“The majority of migrants continue to be expelled under CDC’s Title 42 authority,” DHS said. “Those who cannot be expelled under Title 42 and do not have a legal basis to remain will be placed in expedited removal proceedings. DHS is conducting regular expulsion and removal flights to Haiti, Mexico, Ecuador, and Northern Triangle countries.”

Al-Jazeera and Reuters released video of agents aggressively interacting with migrants as they tried to stop them from entering the country at the bank of the Rio Grande. “I was horrified by what I saw,” said Mayorkas, who defended the use of horses by Border Patrol as they work in a challenging environment. “I’m going to let the investigation run its course. But the pictures that I observed troubled me profoundly. That defies all of the values that we seek to instill in our people.”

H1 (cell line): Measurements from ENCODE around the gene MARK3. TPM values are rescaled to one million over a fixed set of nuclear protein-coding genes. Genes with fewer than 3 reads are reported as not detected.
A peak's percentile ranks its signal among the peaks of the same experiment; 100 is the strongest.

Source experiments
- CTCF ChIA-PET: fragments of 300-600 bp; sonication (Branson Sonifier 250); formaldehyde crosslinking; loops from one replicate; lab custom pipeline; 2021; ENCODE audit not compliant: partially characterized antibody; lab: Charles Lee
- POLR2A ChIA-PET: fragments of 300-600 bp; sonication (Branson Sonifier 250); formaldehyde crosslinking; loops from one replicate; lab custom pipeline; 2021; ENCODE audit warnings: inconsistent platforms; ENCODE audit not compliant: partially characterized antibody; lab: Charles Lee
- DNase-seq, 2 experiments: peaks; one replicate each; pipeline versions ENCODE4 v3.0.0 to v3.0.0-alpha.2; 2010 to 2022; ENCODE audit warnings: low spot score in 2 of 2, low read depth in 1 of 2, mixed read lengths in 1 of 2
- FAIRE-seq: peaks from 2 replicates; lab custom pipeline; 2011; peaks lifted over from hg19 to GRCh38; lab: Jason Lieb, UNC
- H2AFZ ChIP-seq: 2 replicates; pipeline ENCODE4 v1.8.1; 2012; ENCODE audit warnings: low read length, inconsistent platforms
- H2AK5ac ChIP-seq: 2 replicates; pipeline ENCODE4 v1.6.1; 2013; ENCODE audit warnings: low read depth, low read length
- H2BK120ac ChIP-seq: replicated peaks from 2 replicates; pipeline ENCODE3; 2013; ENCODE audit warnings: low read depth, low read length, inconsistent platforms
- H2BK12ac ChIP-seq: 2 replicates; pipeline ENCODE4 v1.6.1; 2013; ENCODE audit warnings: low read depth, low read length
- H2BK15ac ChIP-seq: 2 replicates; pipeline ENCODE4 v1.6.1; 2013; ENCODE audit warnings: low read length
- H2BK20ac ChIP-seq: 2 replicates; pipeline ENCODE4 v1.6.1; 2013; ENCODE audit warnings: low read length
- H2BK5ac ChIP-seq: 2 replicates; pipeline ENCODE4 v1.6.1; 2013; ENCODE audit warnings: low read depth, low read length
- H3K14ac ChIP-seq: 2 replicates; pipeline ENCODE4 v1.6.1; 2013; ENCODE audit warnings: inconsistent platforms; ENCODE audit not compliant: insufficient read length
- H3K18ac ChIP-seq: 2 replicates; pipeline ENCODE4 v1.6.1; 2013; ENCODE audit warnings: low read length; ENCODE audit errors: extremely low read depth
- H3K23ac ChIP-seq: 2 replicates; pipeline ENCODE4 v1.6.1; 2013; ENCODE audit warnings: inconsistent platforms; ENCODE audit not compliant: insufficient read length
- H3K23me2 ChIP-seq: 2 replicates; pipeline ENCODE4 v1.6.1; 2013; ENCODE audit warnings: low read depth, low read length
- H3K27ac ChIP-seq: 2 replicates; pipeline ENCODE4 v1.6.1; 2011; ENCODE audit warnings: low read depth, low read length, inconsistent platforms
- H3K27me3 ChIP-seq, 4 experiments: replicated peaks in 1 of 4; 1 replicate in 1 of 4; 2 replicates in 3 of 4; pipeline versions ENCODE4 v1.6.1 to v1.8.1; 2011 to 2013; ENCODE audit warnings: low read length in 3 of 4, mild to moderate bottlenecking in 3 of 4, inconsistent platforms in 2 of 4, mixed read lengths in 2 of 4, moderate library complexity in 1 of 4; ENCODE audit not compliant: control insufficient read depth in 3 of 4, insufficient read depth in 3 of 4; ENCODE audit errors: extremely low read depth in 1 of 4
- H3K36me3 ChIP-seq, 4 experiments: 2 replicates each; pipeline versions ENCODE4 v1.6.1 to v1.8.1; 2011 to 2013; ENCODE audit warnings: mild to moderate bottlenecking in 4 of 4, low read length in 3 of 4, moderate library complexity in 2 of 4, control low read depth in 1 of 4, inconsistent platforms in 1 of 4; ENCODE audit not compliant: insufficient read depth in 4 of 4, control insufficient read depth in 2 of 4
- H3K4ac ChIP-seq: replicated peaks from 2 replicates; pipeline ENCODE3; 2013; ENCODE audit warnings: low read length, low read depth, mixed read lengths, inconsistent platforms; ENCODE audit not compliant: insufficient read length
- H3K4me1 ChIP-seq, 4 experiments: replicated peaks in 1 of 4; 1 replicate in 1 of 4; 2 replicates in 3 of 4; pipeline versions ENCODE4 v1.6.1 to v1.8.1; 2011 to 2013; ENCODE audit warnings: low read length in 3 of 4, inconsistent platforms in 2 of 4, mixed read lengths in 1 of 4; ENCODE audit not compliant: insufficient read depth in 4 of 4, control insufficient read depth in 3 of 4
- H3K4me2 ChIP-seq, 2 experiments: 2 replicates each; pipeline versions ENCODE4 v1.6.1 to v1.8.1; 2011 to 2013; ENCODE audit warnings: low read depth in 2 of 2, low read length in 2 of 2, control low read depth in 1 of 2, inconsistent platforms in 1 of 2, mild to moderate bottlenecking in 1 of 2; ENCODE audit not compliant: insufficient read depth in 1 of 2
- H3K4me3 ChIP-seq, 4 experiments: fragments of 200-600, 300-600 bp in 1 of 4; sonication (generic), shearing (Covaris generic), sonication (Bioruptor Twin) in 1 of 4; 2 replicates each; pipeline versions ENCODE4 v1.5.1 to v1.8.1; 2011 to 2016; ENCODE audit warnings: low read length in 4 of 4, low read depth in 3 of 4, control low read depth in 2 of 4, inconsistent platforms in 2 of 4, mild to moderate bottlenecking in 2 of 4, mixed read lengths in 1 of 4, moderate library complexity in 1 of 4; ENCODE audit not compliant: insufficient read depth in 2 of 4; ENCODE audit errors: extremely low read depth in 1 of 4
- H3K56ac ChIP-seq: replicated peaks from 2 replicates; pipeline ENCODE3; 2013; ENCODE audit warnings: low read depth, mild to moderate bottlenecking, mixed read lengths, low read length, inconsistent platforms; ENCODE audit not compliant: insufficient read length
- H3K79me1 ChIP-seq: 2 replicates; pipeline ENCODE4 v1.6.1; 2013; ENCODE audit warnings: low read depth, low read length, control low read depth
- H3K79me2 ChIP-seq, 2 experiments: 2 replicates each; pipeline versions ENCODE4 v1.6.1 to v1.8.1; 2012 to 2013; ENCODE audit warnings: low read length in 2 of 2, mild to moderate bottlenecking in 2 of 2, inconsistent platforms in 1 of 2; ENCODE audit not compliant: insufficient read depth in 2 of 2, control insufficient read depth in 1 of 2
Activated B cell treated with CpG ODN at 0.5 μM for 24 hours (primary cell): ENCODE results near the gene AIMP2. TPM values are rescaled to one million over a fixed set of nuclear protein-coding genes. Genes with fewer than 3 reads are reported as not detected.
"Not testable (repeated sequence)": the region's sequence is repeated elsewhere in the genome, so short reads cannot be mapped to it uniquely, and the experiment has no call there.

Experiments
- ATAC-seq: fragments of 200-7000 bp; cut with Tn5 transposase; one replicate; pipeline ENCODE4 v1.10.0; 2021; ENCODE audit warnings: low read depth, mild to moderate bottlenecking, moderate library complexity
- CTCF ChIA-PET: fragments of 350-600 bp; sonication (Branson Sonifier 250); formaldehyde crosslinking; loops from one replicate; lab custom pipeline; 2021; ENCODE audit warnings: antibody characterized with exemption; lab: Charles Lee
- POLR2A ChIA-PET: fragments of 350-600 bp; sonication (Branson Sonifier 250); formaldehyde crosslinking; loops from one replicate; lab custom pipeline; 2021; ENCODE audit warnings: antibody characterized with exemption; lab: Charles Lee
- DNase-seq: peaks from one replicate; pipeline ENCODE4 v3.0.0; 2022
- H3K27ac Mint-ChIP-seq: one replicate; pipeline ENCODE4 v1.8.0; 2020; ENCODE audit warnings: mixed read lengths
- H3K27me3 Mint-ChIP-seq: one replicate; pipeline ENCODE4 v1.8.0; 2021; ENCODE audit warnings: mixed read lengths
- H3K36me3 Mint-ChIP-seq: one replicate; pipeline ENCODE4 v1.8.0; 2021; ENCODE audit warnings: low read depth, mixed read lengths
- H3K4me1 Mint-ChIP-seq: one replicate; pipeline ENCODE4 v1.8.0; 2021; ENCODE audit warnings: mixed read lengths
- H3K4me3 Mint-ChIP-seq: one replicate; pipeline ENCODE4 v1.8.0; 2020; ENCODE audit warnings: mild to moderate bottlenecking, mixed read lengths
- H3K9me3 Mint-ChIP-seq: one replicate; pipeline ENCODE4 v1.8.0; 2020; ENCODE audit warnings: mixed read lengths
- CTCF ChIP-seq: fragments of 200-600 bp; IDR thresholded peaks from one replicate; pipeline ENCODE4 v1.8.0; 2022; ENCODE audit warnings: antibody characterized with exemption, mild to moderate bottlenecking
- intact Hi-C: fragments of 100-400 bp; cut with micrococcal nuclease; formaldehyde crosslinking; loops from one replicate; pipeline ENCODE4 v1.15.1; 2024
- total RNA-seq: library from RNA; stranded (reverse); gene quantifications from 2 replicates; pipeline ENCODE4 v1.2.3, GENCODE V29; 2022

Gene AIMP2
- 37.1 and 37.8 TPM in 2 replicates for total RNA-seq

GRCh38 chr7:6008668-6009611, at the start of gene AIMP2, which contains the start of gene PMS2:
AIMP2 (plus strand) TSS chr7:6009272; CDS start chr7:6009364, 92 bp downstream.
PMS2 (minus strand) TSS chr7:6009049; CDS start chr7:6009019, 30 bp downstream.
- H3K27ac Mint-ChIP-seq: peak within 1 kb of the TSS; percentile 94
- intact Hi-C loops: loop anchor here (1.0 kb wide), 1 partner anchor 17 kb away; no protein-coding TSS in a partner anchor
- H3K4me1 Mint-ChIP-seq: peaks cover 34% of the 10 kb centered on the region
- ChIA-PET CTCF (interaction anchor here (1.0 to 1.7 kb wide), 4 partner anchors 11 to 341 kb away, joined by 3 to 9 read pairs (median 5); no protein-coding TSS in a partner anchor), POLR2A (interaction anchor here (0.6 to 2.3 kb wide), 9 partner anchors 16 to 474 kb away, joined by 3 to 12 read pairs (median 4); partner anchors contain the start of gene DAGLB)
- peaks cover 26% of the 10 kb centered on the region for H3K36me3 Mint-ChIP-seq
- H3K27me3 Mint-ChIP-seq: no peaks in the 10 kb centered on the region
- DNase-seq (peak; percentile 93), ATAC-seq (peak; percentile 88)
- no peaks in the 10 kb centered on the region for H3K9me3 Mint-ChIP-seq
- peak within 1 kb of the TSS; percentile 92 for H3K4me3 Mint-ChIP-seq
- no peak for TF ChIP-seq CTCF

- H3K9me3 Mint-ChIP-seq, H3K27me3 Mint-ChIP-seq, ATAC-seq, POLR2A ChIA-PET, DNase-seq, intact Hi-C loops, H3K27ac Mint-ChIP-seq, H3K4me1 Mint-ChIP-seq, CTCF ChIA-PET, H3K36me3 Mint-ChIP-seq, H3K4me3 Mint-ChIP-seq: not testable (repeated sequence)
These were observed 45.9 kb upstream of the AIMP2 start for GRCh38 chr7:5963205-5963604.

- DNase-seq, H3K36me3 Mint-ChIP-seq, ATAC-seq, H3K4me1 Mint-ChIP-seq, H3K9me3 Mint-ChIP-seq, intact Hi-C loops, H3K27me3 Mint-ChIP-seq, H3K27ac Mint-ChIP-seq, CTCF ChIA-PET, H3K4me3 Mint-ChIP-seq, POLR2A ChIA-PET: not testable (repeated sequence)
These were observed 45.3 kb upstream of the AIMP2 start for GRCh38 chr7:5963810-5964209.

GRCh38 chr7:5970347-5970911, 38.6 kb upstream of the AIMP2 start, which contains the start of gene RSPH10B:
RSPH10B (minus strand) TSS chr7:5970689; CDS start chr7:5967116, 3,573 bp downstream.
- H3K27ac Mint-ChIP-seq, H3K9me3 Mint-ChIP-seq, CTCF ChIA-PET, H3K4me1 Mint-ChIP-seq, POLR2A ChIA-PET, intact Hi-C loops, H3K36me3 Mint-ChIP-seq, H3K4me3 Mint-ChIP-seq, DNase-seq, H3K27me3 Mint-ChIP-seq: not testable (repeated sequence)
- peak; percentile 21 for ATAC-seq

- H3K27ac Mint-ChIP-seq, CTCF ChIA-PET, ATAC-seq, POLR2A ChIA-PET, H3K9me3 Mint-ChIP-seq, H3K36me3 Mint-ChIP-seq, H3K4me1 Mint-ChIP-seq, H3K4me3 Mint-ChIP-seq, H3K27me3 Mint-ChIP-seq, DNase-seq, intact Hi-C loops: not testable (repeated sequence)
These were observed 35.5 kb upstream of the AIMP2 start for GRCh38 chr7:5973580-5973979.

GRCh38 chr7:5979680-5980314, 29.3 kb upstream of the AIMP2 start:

On Friday, as the number of migrants at Del Rio continued to swell, CBP temporarily closed the port of entry and began re-routing traffic from Del Rio to Eagle Pass, 57 miles east. “This temporary closure and shift is necessary in order for CBP to respond to urgent safety and security needs presented by an influx of migrants into Del Rio and is effective immediately,” the agency said. “It will advance and protect national interests and help ensure the safety of the traveling public, commercial traffic, and CBP employees and facilities.”